The scene is from one of 52 meetings held around the country from February through early May and designed to give top corporate executives face time with employees. It was the first series of such meetings, but Sonic is making the meetings an annual campaign dubbed "Carpe Diem" -- "seize the day" in Latin.
"We decided to do this because there was a need for communication," Dyke said in an interview. "Nobody in the industry does what we're doing. It involves every store, every associate. People have full access to us."
Dyke says the meetings aim to improve job satisfaction.
Overall turnover on an annualized basis was running 24 percent in April, though Sonic's ultimate goal is to hack that to less than 15 percent, he says.
By comparison, Penske Automotive Group's overall employee turnover was 22 percent in 2009, and it's tracking lower than 22 percent so far this year, Senior Vice President Tony Pordon says. The figure includes Penske's operations in Europe, where turnover tends to be lower than in the United States. Sonic has no European operations.
The meetings are optional, but every employee in the 100-store network is invited, and Sonic has tallied 98 percent attendance, Dyke says. There are two meetings in each major market so that half the employees can attend in the morning and the other half in the afternoon.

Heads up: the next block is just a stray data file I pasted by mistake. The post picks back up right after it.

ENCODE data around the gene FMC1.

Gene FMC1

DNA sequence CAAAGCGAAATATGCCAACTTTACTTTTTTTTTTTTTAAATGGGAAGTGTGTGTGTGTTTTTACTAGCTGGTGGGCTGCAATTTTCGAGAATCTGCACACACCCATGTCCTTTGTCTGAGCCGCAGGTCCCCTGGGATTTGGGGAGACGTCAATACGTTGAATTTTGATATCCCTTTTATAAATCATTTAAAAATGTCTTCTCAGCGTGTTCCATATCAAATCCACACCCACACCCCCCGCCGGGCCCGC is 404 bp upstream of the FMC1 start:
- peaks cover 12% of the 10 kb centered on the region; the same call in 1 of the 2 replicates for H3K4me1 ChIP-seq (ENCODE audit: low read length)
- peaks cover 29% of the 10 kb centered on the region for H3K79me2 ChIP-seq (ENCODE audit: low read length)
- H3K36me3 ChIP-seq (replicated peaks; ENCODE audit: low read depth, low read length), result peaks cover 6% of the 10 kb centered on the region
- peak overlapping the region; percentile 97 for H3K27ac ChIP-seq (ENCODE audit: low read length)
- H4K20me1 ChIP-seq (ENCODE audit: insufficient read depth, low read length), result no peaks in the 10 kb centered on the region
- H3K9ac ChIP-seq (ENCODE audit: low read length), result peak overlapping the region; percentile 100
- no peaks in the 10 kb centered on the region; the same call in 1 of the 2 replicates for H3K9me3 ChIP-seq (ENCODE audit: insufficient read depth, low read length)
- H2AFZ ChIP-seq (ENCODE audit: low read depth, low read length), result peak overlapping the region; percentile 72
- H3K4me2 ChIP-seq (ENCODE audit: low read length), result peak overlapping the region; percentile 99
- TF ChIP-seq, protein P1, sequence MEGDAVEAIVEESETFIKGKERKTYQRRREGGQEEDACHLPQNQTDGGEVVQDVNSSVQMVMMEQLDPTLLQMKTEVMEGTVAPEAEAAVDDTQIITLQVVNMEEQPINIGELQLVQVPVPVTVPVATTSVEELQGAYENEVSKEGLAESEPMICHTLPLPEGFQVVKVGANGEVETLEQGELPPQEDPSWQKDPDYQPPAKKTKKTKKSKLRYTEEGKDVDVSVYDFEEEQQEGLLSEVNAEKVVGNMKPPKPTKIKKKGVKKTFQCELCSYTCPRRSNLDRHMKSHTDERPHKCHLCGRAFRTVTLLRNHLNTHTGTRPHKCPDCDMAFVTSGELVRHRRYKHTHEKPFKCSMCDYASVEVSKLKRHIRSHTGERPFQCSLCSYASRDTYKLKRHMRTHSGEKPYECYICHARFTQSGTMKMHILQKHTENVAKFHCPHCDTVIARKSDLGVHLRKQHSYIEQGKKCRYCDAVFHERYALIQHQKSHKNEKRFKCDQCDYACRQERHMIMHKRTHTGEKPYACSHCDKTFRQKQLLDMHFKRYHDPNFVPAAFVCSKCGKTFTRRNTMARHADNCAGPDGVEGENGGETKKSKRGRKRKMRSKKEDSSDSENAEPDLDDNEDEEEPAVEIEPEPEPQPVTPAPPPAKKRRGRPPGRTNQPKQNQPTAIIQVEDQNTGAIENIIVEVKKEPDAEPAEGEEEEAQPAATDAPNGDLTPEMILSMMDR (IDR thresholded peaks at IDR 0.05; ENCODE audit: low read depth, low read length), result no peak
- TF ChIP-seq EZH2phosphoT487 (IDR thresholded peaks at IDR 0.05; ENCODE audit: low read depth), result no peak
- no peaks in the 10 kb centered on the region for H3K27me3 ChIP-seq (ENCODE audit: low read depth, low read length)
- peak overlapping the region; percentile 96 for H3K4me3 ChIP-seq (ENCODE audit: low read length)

Typically, top executives such as Scott Smith, Sonic's president, and Rachel Richards, vice president of retail strategy, and the division heads for parts and service, used-vehicle sales and finance and insurance deliver detailed presentations on the company and its future.
They all dress casually. As each one speaks, a humorous photo of that person flashes on a large screen along with the person's name, title, phone number and e-mail address.
For example, in Tysons Corner, Dyke shows up in a red cardigan as Fred Rogers of the old children's TV show, "Mister Rogers' Neighborhood."
A question-and-answer session follows each presentation, and the employees have the opportunity to write questions anonymously on forms distributed before the meetings. Employees are rewarded for their participation with Bruton bucks, which are converted to real money in their paychecks.
Louis Blount, an automotive veteran of 16 years, has been working for Sonic 18 months and has collected $700 worth of Bruton bucks during the Tysons Corner meeting.
"I like this meeting because I wouldn't otherwise have the chance to meet Jeff. He's a great guy," Blount says. "You spend more time with your automotive family than you do your regular family. It should be an enjoyable experience."